Building the Roads: Expertise, Labor, and Politics in Provincial France, 1675-1791

McDonough, Katherine (2013) Building the Roads: Expertise, Labor, and Politics in Provincial France, 1675-1791. PhD thesis, Stanford University.

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Abstract

I capture a turning point in territorial development when public works outgrew medieval organizational methods, and provincial leaders sought to establish new controls over land and labor. In their approach to public works, leaders of the French province of Brittany took older compulsory labor and estate management practices and shaped them into enlightenment-era administrative methods. Breton nobles, urban magistrates, engineers, and villagers reshaped their political and professional identities at eighteenth-century highway construction sites. Road construction introduced a new kind of political interaction between country and city. My study of provincial highway construction brings to light long overlooked connections between early modern people, their local built environment, and their political sensibilities. "Public" once meant royal, but the road construction experience was key in broadening the word's definition to include civic engagement and provincial administration. Use of the corvée to build highways introduced rural communities to the idea of provincial public administration. The experience of highway construction offered the Breton Estates an opportunity to rise in political and administrative prominence. With the corvée, the provincial population participated in the transfer of technological information among experts, estate owners and managers, and local practitioners. While social and economic reform in Old Regime France is usually discussed in terms of orders or classes, a person's perception of his responsibilities to village, province, and kingdom was spatial. The highway -- part of the royal domain -- was culturally transformed by the act of construction into an active, communal space. The experiences of workers in this space, combined with debates about corvée reforms, laid the groundwork for thinking about roads and other parts of the public domain as democratic spaces.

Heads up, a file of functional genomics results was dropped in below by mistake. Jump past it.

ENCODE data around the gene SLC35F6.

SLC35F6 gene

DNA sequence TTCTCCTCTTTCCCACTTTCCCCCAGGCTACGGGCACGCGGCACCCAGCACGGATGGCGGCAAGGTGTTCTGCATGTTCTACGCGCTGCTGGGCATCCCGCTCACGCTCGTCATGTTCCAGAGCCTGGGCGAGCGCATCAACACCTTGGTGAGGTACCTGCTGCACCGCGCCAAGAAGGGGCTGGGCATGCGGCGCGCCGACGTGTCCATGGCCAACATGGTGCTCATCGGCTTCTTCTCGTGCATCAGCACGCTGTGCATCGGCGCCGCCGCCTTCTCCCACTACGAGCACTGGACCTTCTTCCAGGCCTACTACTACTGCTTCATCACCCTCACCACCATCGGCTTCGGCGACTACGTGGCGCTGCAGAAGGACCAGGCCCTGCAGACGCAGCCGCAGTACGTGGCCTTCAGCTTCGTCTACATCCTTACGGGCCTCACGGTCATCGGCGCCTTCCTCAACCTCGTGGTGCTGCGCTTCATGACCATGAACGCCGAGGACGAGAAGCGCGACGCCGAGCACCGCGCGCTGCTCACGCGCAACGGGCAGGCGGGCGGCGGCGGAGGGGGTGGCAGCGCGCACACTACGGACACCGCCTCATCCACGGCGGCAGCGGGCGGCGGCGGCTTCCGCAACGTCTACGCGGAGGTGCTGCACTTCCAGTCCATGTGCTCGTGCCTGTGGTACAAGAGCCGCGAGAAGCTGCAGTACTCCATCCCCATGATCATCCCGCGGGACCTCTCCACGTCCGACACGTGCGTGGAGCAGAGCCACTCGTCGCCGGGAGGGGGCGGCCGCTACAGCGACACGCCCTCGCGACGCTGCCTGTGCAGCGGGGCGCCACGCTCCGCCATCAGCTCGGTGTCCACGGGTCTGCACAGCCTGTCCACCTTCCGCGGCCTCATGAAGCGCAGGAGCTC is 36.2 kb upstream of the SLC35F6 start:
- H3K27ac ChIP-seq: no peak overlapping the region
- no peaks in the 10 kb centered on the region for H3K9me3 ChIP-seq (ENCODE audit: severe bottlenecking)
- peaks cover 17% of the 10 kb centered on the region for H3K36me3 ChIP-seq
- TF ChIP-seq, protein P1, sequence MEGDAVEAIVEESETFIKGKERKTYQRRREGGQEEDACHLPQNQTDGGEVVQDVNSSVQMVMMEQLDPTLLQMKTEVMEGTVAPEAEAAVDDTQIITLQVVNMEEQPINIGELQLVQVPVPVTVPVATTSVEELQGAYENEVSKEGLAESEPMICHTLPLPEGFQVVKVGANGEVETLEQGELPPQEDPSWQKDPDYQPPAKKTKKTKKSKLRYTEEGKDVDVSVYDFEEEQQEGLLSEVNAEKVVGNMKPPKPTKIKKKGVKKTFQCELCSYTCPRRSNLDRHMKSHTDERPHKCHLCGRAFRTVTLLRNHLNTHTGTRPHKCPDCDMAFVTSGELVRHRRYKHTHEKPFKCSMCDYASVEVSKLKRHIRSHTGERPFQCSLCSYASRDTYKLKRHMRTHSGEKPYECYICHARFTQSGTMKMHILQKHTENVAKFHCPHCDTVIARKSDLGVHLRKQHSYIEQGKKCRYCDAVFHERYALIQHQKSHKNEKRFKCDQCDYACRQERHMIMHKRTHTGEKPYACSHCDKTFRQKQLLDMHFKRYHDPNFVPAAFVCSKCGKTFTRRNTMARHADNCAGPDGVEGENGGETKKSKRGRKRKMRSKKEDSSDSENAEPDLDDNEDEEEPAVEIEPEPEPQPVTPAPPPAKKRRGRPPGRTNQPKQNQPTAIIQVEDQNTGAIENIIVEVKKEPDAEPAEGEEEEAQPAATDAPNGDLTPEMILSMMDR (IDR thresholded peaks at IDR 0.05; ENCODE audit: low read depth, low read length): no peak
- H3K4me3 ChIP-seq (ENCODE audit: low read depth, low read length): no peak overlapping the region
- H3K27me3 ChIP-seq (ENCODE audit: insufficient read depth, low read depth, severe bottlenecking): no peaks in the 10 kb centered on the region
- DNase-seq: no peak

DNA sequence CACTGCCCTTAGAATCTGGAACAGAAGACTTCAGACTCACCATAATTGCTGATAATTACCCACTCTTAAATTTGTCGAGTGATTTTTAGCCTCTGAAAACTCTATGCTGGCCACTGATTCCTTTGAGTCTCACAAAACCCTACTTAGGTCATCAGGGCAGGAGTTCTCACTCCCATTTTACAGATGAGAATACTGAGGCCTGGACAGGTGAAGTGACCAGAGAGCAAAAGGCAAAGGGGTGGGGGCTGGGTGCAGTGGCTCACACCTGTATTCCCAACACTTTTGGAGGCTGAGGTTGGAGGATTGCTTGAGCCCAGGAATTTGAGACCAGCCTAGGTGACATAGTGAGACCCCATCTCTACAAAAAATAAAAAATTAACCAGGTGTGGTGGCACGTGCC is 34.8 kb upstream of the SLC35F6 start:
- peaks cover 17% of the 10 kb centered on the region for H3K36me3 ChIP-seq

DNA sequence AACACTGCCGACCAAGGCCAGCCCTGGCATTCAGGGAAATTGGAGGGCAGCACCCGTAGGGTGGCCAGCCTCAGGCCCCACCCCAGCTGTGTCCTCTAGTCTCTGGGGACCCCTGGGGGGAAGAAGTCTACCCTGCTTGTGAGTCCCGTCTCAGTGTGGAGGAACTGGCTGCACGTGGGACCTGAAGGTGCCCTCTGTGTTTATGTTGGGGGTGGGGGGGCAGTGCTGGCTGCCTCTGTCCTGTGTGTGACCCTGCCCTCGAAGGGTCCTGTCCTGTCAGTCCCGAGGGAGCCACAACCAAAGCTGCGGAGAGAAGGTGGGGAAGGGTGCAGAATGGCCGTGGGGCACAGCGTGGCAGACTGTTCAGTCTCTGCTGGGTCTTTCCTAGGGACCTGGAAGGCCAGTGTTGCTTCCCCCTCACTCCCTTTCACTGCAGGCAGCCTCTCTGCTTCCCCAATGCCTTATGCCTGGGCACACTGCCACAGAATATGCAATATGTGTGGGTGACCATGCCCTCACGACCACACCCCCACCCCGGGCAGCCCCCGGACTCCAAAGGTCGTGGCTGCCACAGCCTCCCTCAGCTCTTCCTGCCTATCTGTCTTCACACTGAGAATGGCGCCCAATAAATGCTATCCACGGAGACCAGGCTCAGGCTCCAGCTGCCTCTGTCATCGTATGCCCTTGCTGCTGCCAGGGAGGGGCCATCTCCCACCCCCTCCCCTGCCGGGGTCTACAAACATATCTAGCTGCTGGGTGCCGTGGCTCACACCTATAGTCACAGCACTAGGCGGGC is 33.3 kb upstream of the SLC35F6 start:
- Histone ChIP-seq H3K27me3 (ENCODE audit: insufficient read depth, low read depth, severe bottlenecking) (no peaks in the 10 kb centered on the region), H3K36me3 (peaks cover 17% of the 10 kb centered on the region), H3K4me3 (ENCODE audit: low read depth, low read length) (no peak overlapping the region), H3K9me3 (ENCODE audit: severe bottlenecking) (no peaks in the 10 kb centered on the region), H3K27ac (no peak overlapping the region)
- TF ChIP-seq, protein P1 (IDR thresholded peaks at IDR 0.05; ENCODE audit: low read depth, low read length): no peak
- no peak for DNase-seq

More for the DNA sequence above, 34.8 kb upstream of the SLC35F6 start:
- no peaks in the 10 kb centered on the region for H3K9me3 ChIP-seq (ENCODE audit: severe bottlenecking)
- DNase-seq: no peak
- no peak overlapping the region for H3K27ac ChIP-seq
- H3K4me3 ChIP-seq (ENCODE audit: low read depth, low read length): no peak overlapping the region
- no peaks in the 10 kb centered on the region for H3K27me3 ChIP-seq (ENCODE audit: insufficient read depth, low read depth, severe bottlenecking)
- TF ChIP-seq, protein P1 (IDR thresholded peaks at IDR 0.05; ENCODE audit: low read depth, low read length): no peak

Item Type:
Thesis (PhD)
ID Code:
191164
Deposited By:
Deposited On:
14 Apr 2023 08:30
Refereed?:
No
Published?:
Published
Last Modified:
16 Jul 2024 06:03